Controlled blasting in hard intense jointed rock in tunnels

Controlled blasting in hard intense jointed rock in tunnels

195A with air as the drilling fluid. Tests were carried out on intact rock. rock heated to various temperatures and allowed to cool to ambient, and ro...

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195A with air as the drilling fluid. Tests were carried out on intact rock. rock heated to various temperatures and allowed to cool to ambient, and rock heated and maintained at temperature. Mechanical properties measured were S-wave velocity, Brazilian tensile strength and uniaxial compressive strength. Drilling rates were seen to fall with temperature of heating for both hot and cooled rocks. The drilling rate was concluded to be dependent on the fractured state of the rock, which is affected by the heating and cooling treatment and by the temperature gradient caused by the flushing air.

Blasting 865197 Controlled blasting in hard intense jointed rock in tunnels Rustan, A; Naarttijarvi, T; Ludvig, B CIM Bull [:78, N884, Dec 1985, P63-68 Accidents from falling rock in intense jointed rock masses in tunnelling is one of the major reasons for serious injuries and deaths in Swedish mines. A project directed towards controlled blasting in hard intense jointed rock started with an extensive literature review. Model tests with a new equivalent model material have been initiated to find ways of improving blasting techniques. Results led to the theoretical development of a new initiation method with ultra short delays for controlled blasting, called 'Cutblasting'. The objective of the fullscale tests was to compare different methods for controlled smooth blasting and to develop more effective methods. A new classification system for controlled blasting regarding the damage to the surrounding rock is proposed.

865198 Computational techniques for predicting rock fragmentation and rubblization Taylor, L M; Kuszmaul, J S Proc 5th Engineering l~lechanics Division Speciality Confi,rence, Wyoming, !-3 Aug 1984 VI. P157-159. Publ New York: ASCE, 1984 The confincd blasting of rock to create a suitable rubble bed for in situ retorting of oil shale is considered as a two phase process. In the first phase, the first few milliseconds after the blast, the rock is fractured and fragmented by the early time blast induced stress wave. The second phase occurs in a time span over about one second and includes long-term fragment motion, which determines the final void ratio and permeability of the bed. Two models to analyse the two phases of rubblisation are described.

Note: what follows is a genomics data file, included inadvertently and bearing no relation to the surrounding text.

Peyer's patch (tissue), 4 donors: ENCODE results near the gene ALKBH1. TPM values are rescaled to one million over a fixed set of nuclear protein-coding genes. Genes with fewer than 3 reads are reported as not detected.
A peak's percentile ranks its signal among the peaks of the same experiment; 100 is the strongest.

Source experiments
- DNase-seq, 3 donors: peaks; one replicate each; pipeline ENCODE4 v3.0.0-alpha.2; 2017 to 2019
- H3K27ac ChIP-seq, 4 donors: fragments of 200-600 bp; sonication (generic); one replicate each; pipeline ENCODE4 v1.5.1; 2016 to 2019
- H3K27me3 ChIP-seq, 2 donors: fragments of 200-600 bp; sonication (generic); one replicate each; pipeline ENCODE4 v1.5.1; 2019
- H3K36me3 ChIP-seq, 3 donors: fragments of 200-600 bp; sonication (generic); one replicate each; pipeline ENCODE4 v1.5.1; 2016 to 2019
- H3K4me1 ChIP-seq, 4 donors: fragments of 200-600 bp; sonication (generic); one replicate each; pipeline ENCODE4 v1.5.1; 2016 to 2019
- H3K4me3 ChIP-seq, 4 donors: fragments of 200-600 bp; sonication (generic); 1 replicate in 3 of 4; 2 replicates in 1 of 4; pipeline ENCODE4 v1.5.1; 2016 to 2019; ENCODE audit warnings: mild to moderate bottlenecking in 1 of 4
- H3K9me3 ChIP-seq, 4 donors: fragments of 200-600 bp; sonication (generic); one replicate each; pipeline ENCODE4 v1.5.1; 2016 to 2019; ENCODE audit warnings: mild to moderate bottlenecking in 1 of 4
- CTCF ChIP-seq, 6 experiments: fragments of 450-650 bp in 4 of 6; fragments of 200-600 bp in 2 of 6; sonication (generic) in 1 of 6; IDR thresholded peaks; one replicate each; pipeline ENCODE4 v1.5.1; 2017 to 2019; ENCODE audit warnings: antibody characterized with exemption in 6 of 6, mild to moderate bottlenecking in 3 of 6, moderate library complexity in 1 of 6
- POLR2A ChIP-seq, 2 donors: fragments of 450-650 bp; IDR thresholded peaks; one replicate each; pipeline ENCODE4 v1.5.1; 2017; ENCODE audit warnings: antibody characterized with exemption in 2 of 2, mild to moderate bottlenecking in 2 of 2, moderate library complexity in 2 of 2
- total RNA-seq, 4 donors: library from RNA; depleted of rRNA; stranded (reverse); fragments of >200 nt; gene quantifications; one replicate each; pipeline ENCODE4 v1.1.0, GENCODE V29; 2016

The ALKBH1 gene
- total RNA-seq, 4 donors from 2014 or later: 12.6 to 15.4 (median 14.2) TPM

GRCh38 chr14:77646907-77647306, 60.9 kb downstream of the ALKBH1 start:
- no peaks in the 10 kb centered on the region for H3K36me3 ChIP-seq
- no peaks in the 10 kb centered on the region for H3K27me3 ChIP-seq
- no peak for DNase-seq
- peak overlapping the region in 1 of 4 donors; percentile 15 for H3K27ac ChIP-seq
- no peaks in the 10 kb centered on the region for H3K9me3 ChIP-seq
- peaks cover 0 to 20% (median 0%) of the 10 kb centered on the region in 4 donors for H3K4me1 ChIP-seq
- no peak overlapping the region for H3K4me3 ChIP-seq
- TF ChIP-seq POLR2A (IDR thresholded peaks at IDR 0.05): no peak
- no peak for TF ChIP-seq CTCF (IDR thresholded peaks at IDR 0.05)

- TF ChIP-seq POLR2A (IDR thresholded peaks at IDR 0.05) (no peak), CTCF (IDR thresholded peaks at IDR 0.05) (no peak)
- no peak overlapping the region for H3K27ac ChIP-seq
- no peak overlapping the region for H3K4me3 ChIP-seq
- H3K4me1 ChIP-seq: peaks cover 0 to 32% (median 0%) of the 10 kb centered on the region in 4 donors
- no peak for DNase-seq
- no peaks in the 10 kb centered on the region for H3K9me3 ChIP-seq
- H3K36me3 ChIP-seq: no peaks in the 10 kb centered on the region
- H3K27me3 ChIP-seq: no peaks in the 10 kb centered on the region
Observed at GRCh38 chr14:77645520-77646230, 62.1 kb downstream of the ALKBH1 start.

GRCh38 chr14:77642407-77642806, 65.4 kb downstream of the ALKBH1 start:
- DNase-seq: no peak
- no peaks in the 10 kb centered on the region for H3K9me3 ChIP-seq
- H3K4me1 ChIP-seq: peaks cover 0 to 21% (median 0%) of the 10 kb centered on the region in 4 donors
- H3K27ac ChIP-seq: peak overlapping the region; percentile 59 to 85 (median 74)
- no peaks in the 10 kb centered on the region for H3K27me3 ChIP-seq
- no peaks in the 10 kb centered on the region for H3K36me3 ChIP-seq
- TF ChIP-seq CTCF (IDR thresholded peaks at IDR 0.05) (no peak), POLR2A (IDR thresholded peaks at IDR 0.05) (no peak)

865 ! 99 Effect of delay times on fragmentation. Model tests (In Swedish) Norell, B Swedish Detonic Research Foundation report DS 1985: 1, 15 May 1985, 48P Literature relating delay times and their effects on fragmentation in rock blasting is reviewed. A number of small scale model blasts using a rock like material NIMI27 have been carried out, which show an optimal interhole delay of 2ms/m burden. Variations in optimal delay of 2-10ms/m burden are found in the literature, these variations being dependent on model scale, material and hole configurations. NIMI27 is seen to be a useful material for small scale models, especially if it can be manufactured in thicker plates than at present.